While child welfare has been struggling to provide permanency for children for 25 years, the disability sector is coming to permanency planning more recently, with a few notable exceptions like Michigan, Pennsylvania, and Texas. Texas, for instance, has legislation to assure all children in disability services non-family living arrangements have a permanency plan that is reviewed every six months. While this legislation was passed 20 years after the protections afforded children in the child welfare system, many states don’t yet even offer that protective policy in their disability services.
Supporting Family Life for Maltreated Children
Our collective response to children with disabilities is too frequently placement in settings to get “specialized treatment” to prepare them for community life. Treatment methodologies are written so they can be implemented by interchangeable staff. Treatment is seen as modifying the behavior of the child, rather than modifying the relationships available to the child. The relationships children need are not interchangeable, but rather require the security of a unique attachment to heal wounds of separation and maltreatment. The answer is not preparing for family life and the relationships it offers – the answer is family life and the relationships it offers.
There are some hopeful trends in child welfare in relation to supporting family life for children who have challenges as a result of maltreatment:
There are also hopeful trends supporting family life in disability services for children who have challenging needs as a result of a disability:
The common thread in these promising practices is that they direct resources to surround an anchoring family – one with the requisite time, means, and personal qualities – with the support and expertise they need. These practices recognize the “special” in specialized treatment is “simply” a configuration of well-supported people with training and access to expertise. These promising practices demonstrate how to redirect people and funds to the secure base of a nurturing family.
The way we’ve organized services systems has segregated disability knowledge and maltreatment knowledge in different systems. Child protection workers, judges, attorneys, and police investigators have little training in disability. Disability workers have little training in the behavioral consequences of maltreatment. And in each system, we’re too busy with our own problems and can’t see how to stretch ourselves any thinner to attend to children who, after all, are the “other guy’s” problem. The result is that both systems can respond inappropriately. We need to share knowledge, professionals, families, ideas, training, conferences, and lunchrooms.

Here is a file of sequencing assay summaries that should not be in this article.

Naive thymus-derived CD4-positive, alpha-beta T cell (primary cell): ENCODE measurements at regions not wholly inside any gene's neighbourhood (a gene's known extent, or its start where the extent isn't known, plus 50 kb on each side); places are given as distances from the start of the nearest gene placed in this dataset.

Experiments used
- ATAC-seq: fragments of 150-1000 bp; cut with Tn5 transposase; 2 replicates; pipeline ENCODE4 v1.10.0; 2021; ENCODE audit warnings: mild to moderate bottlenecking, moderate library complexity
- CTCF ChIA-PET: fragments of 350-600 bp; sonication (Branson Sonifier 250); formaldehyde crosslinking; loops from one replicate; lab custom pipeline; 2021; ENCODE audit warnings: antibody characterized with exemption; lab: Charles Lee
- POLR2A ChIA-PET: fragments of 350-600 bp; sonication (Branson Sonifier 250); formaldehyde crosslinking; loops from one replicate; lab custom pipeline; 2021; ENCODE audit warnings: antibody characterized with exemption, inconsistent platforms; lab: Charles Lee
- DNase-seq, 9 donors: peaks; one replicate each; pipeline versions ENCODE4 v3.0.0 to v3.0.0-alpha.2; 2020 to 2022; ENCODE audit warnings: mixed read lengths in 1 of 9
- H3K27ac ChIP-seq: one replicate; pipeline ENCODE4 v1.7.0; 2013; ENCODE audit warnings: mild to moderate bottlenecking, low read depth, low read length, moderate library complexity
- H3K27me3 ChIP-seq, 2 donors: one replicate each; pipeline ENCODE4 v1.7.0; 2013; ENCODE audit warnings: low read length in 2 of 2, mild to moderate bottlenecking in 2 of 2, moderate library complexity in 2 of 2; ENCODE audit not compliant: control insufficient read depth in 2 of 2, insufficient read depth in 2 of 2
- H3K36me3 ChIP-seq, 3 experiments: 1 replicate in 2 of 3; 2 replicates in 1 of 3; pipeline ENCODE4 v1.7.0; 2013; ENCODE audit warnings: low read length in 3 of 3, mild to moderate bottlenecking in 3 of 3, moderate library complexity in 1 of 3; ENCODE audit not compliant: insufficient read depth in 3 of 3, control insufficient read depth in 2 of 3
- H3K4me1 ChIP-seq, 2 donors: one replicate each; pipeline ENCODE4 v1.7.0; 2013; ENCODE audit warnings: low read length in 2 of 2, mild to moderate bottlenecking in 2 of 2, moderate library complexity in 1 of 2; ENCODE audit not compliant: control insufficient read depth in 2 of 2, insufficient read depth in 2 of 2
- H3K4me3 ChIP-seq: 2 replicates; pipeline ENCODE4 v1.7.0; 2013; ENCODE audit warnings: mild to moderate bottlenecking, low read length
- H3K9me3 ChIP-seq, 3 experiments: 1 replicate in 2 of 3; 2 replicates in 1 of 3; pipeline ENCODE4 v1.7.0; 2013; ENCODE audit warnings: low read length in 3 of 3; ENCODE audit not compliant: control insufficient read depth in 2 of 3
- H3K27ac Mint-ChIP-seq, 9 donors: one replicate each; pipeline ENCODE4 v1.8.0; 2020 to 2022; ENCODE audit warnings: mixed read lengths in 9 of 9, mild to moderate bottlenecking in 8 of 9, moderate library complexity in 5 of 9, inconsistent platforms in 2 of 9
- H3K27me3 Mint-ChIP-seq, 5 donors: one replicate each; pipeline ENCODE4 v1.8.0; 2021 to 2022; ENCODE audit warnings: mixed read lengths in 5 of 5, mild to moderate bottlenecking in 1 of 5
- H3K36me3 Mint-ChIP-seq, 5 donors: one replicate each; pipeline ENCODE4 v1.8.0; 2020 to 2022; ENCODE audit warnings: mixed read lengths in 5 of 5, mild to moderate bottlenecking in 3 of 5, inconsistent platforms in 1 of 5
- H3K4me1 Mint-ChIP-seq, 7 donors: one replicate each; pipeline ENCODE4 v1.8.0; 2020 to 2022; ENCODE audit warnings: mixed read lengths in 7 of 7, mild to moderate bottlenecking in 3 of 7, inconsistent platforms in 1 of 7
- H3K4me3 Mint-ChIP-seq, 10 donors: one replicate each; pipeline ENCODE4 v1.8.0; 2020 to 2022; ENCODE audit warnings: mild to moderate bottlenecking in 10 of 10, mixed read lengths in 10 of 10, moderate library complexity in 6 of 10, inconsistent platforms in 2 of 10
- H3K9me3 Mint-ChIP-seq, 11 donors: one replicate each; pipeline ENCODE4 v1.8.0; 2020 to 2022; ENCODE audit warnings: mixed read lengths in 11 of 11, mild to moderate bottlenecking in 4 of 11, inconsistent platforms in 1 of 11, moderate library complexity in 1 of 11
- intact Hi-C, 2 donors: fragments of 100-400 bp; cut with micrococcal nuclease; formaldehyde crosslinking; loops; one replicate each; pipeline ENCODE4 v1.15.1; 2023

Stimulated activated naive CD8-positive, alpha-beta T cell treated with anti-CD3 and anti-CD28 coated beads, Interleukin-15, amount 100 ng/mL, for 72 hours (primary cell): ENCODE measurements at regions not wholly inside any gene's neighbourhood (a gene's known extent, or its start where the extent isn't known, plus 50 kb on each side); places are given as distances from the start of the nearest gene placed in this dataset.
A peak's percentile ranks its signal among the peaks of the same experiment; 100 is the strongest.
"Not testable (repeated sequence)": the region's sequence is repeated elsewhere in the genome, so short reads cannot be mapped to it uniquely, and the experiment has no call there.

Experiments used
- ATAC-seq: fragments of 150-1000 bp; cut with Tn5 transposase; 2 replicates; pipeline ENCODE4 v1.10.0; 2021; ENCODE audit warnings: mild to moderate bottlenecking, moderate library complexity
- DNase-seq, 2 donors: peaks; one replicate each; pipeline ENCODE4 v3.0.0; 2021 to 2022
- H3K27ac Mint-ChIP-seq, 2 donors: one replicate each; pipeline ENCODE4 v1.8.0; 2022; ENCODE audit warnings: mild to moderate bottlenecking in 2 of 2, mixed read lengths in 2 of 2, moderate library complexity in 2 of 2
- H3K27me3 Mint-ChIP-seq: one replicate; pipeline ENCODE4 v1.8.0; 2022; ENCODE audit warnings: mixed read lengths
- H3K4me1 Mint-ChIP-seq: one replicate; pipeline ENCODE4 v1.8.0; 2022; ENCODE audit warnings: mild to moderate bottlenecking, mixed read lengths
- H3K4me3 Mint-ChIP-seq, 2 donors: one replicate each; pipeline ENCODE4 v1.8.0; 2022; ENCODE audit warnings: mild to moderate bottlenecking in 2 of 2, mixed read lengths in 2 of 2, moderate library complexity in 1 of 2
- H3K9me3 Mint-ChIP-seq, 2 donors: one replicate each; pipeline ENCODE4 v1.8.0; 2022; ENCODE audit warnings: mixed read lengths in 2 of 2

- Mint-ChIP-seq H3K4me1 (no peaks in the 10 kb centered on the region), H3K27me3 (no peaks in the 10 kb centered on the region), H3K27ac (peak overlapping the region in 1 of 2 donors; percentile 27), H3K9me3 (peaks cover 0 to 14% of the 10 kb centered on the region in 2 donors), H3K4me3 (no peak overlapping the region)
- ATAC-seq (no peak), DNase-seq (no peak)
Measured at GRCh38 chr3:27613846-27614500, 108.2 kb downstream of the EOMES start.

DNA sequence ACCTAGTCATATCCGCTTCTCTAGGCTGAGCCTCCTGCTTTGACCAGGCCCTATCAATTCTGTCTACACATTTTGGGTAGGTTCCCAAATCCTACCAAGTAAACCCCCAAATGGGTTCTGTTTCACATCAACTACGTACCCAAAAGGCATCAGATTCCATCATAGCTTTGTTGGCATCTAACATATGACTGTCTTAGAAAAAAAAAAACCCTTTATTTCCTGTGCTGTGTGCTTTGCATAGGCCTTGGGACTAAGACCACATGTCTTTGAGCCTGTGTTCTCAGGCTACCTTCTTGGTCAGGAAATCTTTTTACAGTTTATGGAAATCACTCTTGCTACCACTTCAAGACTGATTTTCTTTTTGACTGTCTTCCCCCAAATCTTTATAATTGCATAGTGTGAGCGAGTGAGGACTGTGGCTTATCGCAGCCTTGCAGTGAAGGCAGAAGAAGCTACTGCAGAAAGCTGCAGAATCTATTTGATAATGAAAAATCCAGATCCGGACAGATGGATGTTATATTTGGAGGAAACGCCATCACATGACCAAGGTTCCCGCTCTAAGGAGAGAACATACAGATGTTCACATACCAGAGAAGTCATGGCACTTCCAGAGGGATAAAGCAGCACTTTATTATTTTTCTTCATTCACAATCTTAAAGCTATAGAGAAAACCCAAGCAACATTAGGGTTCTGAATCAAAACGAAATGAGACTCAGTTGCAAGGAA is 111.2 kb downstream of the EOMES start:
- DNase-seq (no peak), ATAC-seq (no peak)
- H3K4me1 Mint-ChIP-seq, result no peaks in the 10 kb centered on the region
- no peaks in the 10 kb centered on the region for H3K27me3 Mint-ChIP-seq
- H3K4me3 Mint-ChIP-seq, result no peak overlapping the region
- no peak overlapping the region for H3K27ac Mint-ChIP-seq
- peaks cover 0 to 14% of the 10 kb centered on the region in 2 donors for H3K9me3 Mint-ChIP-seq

The problems are enormous and complex; so too must be the solutions. It takes first looking at ourselves and asking what we don’t-yet-but-should-know- better. Relationships, as we know intuitively and scientifically, are at the heart of what children need and that includes children with disabilities. Committed and personal relationships are more than the goal – they’re the method.
Bruhn, C. M. (2003). Children with disabilities: Abuse, neglect, and the child welfare system. In J. L. Mullings, J. W. Marquart, & D. H. Hartley, (Eds.) The victimization of children: Emerging issues, pp. 173-203. Binghamton, NY: Haworth Maltreatment and Trauma Press.
Carlson, E.A., Sampson, M.C., & Sroufe, L.A. (2003). Implications of attachment theory and research for developmental-behavioral pediatrics. Developmental and Behavioral Pediatrics, 24(5), 364-379.
Cassidy, J. & Shaver, R.R. (Eds.) (1999). Handbook of attachment: Theory, research, and clinical applications. New York, NY: Guilford Press.
Greenspan, S. I. (1997). The growth of the mind and the endangered origins of intelligence. Reading, MA: Addison-Wesley Publishing.
Marge, D. K. (Ed.) (2003). A call to action: Ending crimes of violence against children and adults with disabilities. A report to the nation. Syracuse, NY: SUNY Upstate Medical University. Retrieved 1/2/06 from http://www.upstate.edu/pmr/marge.pdf.
Rosenberg, S.A. & Robinson, C.C. (2004). Out-of-home placement for young children with developmental and medical conditions. Child and Youth Services Review, 26, 711-723.
Zeahah, C.H. (2000). Disturbances of attachment in young children adopted from institutions. Developmental and Behavioral Pediatrics, 21(3), 230-236.
Nancy Rosenau is Executive Director with EveryChild Inc., Austin, Texas. She may be reached at 512/342-8846 or by e-mail at firstname.lastname@example.org.
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Retrieved from the Web site of the Institute on Community Integration, University of Minnesota (http://ici.umn.edu/products/impact/191/default.html). Citation: Gaylord, V., LaLiberte, T., Lightfoot, E. & Hewitt, A. (Eds.). (2006). Impact: Feature Issue on Children with Disabilities in the Child Welfare System 19(1). [Minneapolis: University of Minnesota, Institute on Community Integration.]
The PDF version of this Impact, with photos and graphics, is also online at http://ici.umn.edu/products/impact/191/191.pdf.